Frustration is having a long job list and icky weather. Coping with this can be tough.
We spent the summer busting a hump: painting, repairing, packing.
We moved and we had to get organized, find our way around, "get settled". Maybe 5 or 6 weeks.
Then a quick boat shop, and we're back to a long list of jobs.
The Job List
We have a mixed feeling about big job lists. For over 15 years, we avoided big lists of jobs. We did -- approximately -- the least we could get away with. Maintenance, repair. a few improvements. But somehow, we weren't really motivated to do much. I think it's because we were too busy living in the house to take much interest in improving the house. It was very relaxed.
During the last months, working on the house become a full-time job. Conveniently, we were living there. It's not like we had to go anywhere to paint, repair or pack.
The boat is in Deltaville, almost two hours away. And we're having the worst winter in two decades. So we're not getting much done. And we're chafing while we waiting for better weather. Weekends are slipping away and jobs are not getting done.
Clearly, one can internalize the "not getting enough done". It can become a life crisis. A "wake up in the middle of the night, worrying" kind of thing.
But, it's also possible to put it into perspective. It's a boat. A vacation camp on the bay.
But the insurance company wants to see a fair number of survey defects corrected. Which creates pressure and stress.
But we're trying to use some simple priority rules to prevent stress.
Pre-launch. Things we have to do before Red Ranger can go back into the water. The last of the through-hull repairs, the bottom paint, and the massive foredeck repair. Plus things we find during deck repair -- mast partners, windlass. While we're at it, we can address the halyard wrap, which is really a rigging issues, which is really a worn-out roller furler. Finishing the Coast Guard documentation.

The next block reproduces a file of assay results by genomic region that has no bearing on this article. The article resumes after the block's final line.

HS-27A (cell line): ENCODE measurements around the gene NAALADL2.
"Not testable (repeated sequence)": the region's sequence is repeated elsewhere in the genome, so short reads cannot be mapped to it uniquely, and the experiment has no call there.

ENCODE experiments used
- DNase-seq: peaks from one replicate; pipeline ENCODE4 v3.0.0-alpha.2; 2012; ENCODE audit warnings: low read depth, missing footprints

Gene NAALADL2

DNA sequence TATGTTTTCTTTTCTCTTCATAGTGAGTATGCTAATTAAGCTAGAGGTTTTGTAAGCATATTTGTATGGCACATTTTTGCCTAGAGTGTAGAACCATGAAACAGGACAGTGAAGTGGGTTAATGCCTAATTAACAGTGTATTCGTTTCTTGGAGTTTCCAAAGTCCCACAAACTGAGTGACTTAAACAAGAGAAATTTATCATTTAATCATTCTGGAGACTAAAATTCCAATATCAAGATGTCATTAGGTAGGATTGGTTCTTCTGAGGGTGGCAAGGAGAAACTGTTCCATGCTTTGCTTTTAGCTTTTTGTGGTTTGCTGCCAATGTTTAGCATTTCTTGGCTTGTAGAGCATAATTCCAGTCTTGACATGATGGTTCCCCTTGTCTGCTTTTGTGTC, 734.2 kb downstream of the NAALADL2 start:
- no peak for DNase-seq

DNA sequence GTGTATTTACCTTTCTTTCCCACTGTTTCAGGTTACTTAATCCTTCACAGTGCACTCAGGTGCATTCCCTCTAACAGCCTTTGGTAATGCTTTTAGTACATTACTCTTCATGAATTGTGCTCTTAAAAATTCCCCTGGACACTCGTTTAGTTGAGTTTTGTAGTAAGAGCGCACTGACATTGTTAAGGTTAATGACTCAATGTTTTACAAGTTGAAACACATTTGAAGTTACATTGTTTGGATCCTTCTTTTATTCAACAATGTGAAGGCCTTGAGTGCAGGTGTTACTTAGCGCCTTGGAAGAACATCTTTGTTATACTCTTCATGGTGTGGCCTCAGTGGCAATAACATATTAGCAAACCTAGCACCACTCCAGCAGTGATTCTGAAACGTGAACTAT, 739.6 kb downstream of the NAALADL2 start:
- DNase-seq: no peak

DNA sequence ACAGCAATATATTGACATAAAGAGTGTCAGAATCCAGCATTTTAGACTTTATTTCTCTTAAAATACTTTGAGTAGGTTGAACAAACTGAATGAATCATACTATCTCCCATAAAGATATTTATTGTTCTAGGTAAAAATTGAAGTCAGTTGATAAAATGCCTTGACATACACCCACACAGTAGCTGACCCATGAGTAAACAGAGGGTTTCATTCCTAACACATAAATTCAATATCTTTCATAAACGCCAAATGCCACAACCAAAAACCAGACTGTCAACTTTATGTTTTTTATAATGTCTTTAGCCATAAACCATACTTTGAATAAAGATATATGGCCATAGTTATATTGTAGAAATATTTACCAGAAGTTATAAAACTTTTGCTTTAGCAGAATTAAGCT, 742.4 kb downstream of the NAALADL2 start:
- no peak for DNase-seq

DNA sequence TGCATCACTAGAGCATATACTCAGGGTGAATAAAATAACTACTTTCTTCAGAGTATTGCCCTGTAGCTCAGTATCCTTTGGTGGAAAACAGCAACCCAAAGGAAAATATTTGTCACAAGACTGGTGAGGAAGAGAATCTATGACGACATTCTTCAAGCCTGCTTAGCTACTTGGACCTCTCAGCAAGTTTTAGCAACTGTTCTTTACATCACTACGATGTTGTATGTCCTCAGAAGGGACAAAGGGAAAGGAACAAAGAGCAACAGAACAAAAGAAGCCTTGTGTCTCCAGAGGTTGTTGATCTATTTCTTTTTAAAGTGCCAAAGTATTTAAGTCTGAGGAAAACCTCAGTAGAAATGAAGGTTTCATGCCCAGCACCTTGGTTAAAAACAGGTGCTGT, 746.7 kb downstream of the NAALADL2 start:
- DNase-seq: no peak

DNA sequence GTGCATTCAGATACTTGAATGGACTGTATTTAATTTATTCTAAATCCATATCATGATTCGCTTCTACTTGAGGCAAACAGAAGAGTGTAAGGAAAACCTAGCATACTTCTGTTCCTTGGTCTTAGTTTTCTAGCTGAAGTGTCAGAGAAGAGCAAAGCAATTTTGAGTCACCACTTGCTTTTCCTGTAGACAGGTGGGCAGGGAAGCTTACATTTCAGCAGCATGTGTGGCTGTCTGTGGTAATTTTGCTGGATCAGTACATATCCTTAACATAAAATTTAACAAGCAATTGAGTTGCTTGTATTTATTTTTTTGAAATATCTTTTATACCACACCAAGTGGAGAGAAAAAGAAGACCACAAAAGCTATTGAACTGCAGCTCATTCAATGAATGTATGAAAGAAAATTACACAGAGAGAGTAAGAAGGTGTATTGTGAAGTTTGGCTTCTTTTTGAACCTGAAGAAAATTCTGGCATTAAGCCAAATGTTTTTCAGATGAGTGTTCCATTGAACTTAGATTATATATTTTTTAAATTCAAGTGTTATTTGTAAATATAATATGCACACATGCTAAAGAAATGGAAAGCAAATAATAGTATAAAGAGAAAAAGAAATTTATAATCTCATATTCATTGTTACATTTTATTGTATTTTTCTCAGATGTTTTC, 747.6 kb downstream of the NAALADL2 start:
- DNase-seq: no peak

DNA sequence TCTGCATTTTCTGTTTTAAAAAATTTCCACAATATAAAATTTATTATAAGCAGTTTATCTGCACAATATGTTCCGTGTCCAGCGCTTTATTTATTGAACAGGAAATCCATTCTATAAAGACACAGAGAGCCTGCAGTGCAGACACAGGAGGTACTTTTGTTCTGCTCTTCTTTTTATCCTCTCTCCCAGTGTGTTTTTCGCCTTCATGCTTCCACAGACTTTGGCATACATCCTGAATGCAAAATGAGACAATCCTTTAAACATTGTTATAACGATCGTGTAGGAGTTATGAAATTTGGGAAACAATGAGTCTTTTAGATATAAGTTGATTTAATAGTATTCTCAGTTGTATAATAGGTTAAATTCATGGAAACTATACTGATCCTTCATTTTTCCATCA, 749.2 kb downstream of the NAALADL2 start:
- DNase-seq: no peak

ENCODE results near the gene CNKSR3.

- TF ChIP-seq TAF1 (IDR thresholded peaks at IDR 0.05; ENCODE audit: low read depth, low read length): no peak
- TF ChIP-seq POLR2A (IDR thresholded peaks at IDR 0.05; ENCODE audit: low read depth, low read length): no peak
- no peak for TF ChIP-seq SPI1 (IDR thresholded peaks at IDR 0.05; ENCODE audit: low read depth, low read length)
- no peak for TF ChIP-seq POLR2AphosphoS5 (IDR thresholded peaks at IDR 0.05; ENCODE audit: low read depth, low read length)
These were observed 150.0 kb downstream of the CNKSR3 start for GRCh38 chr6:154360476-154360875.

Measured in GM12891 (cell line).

Post-launch. Everything else can be pushed back. This includes fixing the knotmeter, tightening the belts on the engine, recharging the refrigerator freon, getting flares, posting the trash management plan, and covering the battery terminals.
Eventually. Add battery fuses. A bunch of minor interior woodwork to restore some shelves, and patch some holes. A bunch of small repairs like moving little depth-alarm speaker so it's not in the way of a hand-hold. Replace all the gaskets on all the lockers and portlights.
Job one is to get the pre-launch things done. And nothing more.
And there's a huge list of ongoing maintenance items -- engine, brightwork, head, water, refer, batteries -- that we don't really have a good grip on.
Our theory on avoiding stress is to (1) take a deep breath and (2) remember that it's a life-style choice. We don't have to get it done now. We have the rest of our lives to play boat.